In a season full of rain delays and hectic travel schedules, the Minnesota softball team seems content to be staying home.
After enduring long road trips for seven of the first eight weeks of the season, the Gophers will remain home for the second weekend in a row, hosting Penn State and Michigan to conclude a 14-day hiatus from travel.
"I think September was the last time I was home for two weekends in a row," coach Lisa Bernstein joked.
Minnesota (21-10 overall, 4-2 Big Ten) will try to get games in with Penn State at 6 p.m. Friday and noon Saturday, despite unpromising forecasts, and will face off against No. 6 Michigan in a doubleheader at noon Sunday.
And unlike the home opener last weekend, the Gophers actually had an opportunity to practice on the field earlier this week, taking a much-needed break from the rubbery field house surface.
"We get true hops out here instead of the hops from a rubber ball on a rubber field," freshman Brianna Sudenga said. "It's also nice to be out in the fresh air for once."
An opportunity to get used to a field generally leads to improved defense, which the Gophers may need with Michigan coming in.
The Wolverines have won 12 of their last 13 games and are coming in to the weekend hitting at a .296 clip with 28 home runs.
Michigan (34-4, 7-1) used some of that power to top Minnesota at a tournament earlier this season, homering once and collecting a pair of doubles in a 7-2 win.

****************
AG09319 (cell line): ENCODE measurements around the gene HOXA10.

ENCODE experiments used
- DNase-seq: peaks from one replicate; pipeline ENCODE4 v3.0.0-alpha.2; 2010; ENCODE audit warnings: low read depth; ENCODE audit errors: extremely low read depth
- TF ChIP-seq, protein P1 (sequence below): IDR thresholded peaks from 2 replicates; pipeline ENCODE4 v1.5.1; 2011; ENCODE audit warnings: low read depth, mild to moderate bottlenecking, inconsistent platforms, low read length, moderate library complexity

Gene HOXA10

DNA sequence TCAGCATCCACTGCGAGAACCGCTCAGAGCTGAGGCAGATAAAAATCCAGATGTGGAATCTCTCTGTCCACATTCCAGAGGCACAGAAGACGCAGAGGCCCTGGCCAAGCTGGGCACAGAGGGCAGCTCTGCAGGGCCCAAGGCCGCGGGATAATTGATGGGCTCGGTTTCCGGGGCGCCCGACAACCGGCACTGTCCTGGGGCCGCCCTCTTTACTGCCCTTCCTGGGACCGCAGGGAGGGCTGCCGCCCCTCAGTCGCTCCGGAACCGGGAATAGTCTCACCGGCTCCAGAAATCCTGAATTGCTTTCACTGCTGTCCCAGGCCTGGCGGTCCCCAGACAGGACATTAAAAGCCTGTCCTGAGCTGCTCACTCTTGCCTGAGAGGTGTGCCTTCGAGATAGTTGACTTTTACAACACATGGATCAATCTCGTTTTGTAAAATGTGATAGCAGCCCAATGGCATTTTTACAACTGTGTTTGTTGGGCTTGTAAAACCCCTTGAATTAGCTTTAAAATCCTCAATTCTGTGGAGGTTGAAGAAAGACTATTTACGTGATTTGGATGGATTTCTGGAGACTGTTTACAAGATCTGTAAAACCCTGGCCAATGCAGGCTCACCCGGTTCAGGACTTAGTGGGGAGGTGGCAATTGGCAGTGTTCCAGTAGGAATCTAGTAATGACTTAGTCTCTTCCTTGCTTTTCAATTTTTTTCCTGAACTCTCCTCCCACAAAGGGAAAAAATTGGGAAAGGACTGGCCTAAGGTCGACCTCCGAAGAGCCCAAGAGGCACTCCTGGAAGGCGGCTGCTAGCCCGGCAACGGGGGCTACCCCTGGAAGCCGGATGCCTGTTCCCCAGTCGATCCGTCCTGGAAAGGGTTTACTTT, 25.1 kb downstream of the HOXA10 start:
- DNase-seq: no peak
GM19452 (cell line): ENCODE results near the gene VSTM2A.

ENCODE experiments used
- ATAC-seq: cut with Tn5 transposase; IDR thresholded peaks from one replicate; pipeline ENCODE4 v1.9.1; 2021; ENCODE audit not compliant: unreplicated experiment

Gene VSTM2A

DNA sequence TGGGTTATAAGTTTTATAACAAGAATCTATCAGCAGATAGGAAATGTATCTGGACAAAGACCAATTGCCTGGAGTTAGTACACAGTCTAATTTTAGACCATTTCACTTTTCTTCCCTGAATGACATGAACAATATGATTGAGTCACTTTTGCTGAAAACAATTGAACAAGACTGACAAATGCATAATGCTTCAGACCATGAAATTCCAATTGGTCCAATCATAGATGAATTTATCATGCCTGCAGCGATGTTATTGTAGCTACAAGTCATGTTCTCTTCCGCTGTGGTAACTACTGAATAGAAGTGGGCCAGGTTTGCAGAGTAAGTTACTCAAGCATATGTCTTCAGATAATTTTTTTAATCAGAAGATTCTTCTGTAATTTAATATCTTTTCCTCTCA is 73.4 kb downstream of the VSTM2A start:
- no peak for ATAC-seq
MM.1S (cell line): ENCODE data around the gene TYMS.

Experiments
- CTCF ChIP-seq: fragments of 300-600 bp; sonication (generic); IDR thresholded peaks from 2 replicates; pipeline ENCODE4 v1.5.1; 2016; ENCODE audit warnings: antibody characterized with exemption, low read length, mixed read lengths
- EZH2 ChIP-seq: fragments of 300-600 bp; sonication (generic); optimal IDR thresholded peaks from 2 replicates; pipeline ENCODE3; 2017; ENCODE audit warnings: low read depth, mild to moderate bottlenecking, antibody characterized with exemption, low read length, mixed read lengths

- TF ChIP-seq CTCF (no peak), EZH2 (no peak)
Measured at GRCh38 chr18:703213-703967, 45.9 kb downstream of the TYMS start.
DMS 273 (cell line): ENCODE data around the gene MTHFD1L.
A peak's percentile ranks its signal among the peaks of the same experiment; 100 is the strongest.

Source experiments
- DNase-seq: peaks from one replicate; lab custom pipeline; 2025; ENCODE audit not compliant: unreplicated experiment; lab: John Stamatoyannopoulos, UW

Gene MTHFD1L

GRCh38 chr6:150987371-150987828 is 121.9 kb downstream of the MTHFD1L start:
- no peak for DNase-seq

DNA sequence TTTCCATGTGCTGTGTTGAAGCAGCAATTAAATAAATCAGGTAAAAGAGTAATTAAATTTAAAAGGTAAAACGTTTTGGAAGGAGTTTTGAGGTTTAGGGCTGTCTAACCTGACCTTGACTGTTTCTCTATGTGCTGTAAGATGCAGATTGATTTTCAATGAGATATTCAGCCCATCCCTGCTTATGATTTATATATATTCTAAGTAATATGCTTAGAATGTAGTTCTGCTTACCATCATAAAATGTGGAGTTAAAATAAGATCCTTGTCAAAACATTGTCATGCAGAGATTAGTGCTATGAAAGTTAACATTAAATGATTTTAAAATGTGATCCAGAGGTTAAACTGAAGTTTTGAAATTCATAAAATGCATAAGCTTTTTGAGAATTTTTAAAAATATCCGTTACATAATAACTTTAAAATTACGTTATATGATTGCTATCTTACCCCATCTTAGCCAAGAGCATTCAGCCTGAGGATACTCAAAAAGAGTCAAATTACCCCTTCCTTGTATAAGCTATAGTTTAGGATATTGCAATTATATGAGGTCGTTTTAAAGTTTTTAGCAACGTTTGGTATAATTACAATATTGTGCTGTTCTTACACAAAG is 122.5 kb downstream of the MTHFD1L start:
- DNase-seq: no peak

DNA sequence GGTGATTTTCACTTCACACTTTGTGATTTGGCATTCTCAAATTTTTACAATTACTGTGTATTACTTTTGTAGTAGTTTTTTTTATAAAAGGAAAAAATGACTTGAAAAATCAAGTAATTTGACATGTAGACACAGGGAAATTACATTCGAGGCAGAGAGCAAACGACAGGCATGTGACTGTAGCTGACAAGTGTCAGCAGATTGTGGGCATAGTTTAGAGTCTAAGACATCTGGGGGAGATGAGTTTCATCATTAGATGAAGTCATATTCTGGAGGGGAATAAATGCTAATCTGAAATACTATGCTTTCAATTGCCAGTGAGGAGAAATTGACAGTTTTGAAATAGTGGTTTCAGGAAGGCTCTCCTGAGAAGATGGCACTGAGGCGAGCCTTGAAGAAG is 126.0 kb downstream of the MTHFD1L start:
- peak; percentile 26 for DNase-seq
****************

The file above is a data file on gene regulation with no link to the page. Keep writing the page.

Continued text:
The Gophers collected just four hits but still managed to manufacture runs, which will be an important part to their success, should they be able to upset the Wolverines.
Senior outfielder Colleen Powers said she considered the team's ability to play small ball an advantage over Michigan's powerful squad.
"Our aggressiveness on the base-paths should be an advantage," she said. "As long as we don't come out and play on our heels, we should be fine."
With four players batting over .310 for the Gophers, Minnesota has proven it can keep up offensively with a lot of teams.
The Gophers also match the Wolverines in the number of players with home runs this season, but when it comes to power, Michigan still holds all the cards.
The Wolverines' slugging percentage of .431 is 66 points higher than Minnesota's, meaning pitching will have to play just as big a factor if the Gophers are to come away with wins.
But that's not something Bernstein said she was concerned with, considering such strong starts from junior pitchers Briana Hassett and Katie Dalen. Bernstein instead talked more about the offense.
"We're more concerned with slowing the game down and taking one pitch at a time," she said. "If we can put the ball in play and make good things happen, we'll be in good shape."
Before the Michigan matchup, the Gophers will face Penn State in a two-day series.
The Nittany Lions (27-14, 3-5) are going through a bit of a rough patch, spoiling a previous 11-game win streak by losing three of their last four games.
Penn State's success revolves around the success of its pitching staff, which has done well so far this season.
The four pitchers getting work have combined for a 1.64 season ERA, while opposing pitchers have allowed more than four runs when facing the Nittany Lions.
However, the same pitching staff has struggled in conference play, allowing a 3.75 ERA in eight games so far, which stands to benefit Minnesota.
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